Article: Middle District Of Georgia Election Officers Named, Election Fraud Complaint Phone Numbers Open

Election Fraud

Middle District Of Georgia Election Officers Named, Election Fraud Complaint Phone Numbers Open

Two Assistant U.S. Attorneys for the Middle District of Georgia have been named as election officers for the district, said Charlie Peeler, the U.S. Attorney for the Middle District of Georgia.

Assistant U.S. Attorneys (AUSAs) Will Keyes and Todd Swanson will lead efforts in connection with the Justice Department’s nationwide Election Day Program for the November 3, 2020, general election. AUSAs Keyes and Swanson have been appointed to serve as the District Election Officers (DEOs) for the Middle District of Georgia, and in that capacity are responsible for overseeing the District’s handling of complaints of election fraud and voting rights concerns in consultation with Justice Department Headquarters in Washington.

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Article: Colorado election officials must verify a voter’s signature to count a ballot. Here’s how it works.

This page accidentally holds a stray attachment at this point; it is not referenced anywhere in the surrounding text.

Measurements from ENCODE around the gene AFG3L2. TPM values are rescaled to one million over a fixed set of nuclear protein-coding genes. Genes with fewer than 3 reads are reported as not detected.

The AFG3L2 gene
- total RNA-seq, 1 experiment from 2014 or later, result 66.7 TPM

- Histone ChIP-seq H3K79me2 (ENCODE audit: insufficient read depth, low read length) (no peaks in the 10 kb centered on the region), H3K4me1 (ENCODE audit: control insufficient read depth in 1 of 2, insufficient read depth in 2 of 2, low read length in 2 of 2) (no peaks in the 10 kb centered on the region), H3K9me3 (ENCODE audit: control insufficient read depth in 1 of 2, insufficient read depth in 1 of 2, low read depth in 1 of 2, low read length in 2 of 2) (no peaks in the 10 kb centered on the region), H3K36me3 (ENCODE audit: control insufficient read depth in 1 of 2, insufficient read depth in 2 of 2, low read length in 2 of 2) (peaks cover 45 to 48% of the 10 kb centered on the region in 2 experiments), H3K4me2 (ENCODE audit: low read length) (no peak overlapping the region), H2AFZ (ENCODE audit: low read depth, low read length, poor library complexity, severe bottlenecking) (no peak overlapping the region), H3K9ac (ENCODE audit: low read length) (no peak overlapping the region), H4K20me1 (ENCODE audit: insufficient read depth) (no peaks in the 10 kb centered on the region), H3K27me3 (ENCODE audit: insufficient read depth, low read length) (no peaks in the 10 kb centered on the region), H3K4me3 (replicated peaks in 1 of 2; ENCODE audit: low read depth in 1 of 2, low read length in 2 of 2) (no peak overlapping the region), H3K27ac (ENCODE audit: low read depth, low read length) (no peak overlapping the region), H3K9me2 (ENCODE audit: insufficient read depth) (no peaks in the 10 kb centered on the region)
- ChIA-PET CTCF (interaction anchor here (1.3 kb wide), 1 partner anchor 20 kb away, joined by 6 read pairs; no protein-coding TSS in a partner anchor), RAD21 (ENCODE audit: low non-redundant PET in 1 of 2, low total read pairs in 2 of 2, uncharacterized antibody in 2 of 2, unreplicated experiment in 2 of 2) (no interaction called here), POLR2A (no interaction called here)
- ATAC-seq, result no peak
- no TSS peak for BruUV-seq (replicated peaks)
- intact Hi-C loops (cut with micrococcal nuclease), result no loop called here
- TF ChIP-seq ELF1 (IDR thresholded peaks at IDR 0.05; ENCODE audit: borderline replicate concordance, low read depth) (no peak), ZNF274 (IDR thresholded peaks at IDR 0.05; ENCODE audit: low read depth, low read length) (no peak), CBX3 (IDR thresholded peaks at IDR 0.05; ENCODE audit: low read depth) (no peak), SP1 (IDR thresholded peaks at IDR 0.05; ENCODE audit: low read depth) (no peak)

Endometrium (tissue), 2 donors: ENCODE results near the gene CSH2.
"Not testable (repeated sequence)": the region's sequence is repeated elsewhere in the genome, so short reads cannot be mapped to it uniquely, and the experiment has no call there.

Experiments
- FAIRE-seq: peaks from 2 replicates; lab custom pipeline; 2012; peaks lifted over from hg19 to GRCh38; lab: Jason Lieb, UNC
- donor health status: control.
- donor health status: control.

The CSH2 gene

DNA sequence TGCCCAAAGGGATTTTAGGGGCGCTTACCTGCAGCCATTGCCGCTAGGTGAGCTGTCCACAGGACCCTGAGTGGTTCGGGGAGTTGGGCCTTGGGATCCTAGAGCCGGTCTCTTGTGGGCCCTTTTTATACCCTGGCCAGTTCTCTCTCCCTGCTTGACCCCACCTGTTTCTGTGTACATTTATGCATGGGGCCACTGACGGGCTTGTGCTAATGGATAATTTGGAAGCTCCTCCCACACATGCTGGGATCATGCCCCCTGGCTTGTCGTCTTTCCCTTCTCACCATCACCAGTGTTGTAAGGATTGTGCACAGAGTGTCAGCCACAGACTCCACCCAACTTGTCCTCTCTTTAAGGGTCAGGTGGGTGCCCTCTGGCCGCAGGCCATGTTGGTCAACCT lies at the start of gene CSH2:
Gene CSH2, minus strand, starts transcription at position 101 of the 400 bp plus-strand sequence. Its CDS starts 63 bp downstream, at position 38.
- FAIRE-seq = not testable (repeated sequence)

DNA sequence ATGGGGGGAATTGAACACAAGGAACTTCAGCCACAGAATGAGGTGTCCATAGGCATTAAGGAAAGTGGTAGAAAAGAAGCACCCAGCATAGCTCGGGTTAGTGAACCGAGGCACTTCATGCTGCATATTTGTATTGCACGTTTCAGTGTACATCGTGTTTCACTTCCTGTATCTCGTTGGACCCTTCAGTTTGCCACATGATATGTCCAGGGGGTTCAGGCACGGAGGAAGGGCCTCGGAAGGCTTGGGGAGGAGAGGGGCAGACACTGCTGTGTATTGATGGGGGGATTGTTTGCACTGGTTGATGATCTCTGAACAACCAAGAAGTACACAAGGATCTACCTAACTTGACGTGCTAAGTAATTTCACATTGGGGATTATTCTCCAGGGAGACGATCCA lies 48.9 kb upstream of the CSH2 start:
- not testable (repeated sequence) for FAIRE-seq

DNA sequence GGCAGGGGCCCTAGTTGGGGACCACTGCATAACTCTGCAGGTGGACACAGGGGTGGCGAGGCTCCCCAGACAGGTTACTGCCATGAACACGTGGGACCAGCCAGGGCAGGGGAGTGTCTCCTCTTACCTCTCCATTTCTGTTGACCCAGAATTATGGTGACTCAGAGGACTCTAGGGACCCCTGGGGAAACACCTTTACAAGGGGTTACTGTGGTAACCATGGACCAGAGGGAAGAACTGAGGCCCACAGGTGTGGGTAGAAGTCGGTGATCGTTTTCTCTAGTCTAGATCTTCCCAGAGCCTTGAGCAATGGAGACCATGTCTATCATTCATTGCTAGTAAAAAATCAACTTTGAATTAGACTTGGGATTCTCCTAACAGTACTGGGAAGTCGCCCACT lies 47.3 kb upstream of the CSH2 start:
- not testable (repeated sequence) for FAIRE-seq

Election 2020, Election Reform

Colorado election officials must verify a voter’s signature to count a ballot. Here’s how it works.

For the 2020 election, Colorado voters statewide can correct ballots rejected for signature discrepancies through through their mobile phones.

Perhaps your signature is picture-perfect cursive letters. Or maybe it’s a messy scrawl. Either way, you may be wondering: How do Colorado election officials verify that the signature on your ballot envelope is actually yours?

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Article: Two of These Mail Ballot Signatures Are by the Same Person. Which Ones?

Election Reform

Two of These Mail Ballot Signatures Are by the Same Person. Which Ones?

More than half of states rely on signature matching to verify the identities of people who vote by mail. These states compare signatures they have on file (from voter registrations, ballot applications or the D.M.V.) with the ones voters put on their ballot envelopes.

But the practice is not implemented consistently across states, or even within them. The New York Times reached out to officials in every state that conducts matching to ask about their procedures. Most leave decisions to local officials or provide minimal instructions.

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